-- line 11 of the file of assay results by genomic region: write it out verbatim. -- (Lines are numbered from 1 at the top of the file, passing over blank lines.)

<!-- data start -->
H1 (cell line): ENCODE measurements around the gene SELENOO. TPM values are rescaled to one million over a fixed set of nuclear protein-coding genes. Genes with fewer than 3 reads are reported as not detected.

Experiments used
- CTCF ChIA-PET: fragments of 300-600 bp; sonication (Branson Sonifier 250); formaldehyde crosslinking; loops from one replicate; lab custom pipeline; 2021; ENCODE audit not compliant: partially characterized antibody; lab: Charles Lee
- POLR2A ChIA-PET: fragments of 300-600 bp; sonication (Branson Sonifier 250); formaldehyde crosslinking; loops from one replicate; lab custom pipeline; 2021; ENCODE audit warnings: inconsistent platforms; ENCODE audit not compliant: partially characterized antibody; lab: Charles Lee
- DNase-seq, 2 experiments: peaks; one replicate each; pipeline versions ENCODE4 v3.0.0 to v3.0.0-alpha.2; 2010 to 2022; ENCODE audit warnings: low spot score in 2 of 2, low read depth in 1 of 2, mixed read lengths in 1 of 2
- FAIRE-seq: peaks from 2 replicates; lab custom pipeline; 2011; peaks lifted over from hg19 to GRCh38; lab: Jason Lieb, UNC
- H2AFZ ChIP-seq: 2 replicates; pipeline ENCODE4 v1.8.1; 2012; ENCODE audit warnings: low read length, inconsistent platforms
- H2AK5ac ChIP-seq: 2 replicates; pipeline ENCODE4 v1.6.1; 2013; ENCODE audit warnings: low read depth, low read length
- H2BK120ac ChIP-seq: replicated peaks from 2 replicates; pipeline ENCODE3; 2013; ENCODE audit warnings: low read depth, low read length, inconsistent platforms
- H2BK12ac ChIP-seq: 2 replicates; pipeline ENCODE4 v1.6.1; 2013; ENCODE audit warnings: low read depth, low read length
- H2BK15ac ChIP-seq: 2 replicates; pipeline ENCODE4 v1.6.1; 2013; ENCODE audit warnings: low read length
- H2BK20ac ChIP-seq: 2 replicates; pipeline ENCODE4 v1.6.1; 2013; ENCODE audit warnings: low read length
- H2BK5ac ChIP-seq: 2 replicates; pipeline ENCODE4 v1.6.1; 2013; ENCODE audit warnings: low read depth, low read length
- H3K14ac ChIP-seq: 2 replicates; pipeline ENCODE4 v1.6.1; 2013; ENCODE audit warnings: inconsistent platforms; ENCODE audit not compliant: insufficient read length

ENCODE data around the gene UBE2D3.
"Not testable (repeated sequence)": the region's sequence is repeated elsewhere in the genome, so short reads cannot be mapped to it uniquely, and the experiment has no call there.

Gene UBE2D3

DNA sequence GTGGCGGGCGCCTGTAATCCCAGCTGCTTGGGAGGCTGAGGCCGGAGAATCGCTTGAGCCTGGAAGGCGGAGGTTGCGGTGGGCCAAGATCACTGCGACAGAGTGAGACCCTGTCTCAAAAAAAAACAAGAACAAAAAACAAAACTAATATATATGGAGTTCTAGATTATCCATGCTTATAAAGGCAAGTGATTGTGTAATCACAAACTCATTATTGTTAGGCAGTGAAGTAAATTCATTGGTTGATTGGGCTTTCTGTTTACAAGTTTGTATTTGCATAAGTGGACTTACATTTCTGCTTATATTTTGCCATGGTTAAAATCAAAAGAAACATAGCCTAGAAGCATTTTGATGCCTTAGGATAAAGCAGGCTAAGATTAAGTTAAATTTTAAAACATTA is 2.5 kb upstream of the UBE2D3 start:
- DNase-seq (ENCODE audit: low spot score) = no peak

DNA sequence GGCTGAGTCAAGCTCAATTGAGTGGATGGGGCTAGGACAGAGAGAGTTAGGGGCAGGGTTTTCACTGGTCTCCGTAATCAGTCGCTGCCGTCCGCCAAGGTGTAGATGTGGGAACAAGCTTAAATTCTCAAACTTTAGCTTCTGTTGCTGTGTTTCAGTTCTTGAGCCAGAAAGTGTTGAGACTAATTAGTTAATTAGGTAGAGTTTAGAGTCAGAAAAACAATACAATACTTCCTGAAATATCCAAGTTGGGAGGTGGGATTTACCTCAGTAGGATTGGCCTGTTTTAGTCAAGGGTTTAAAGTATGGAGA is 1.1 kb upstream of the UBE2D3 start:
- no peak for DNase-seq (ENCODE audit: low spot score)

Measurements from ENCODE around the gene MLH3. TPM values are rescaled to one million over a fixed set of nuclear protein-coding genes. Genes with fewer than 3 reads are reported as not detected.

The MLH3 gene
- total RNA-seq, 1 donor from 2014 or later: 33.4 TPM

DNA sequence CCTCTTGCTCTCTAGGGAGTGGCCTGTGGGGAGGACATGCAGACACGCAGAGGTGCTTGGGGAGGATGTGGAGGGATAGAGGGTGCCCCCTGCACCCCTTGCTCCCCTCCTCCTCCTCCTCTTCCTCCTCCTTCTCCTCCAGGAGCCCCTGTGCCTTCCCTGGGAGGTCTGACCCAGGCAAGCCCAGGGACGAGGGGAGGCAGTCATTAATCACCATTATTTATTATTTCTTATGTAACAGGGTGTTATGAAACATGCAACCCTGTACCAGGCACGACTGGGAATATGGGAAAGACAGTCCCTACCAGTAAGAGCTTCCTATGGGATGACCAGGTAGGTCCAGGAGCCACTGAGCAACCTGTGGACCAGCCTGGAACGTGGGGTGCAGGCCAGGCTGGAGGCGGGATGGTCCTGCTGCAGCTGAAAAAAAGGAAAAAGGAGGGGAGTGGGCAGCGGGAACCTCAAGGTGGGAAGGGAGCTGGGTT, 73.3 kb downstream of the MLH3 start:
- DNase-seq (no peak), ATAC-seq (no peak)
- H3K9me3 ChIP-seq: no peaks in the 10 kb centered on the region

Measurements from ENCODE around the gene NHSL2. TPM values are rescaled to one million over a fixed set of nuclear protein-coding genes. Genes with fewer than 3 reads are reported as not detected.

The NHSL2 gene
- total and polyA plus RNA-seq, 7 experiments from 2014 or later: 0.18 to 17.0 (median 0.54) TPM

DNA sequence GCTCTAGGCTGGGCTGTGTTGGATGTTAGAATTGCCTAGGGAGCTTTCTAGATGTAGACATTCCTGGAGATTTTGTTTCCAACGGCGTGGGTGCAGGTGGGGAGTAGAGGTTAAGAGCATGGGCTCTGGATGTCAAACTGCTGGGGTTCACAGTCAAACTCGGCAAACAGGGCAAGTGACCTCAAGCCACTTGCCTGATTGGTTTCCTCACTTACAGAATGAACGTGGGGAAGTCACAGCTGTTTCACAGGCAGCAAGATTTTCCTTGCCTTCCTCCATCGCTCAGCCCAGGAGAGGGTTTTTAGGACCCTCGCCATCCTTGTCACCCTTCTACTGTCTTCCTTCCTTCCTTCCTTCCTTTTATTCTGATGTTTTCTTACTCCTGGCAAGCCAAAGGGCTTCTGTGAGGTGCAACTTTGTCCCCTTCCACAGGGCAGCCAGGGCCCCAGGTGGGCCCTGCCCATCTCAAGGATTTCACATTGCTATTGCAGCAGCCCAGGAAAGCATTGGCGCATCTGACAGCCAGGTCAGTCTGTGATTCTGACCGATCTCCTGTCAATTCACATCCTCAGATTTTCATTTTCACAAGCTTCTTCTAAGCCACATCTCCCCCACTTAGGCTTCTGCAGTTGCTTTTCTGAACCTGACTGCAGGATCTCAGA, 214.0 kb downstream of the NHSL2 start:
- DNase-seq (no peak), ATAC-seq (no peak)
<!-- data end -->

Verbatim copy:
- H2BK15ac ChIP-seq: 2 replicates; pipeline ENCODE4 v1.6.1; 2013; ENCODE audit warnings: low read length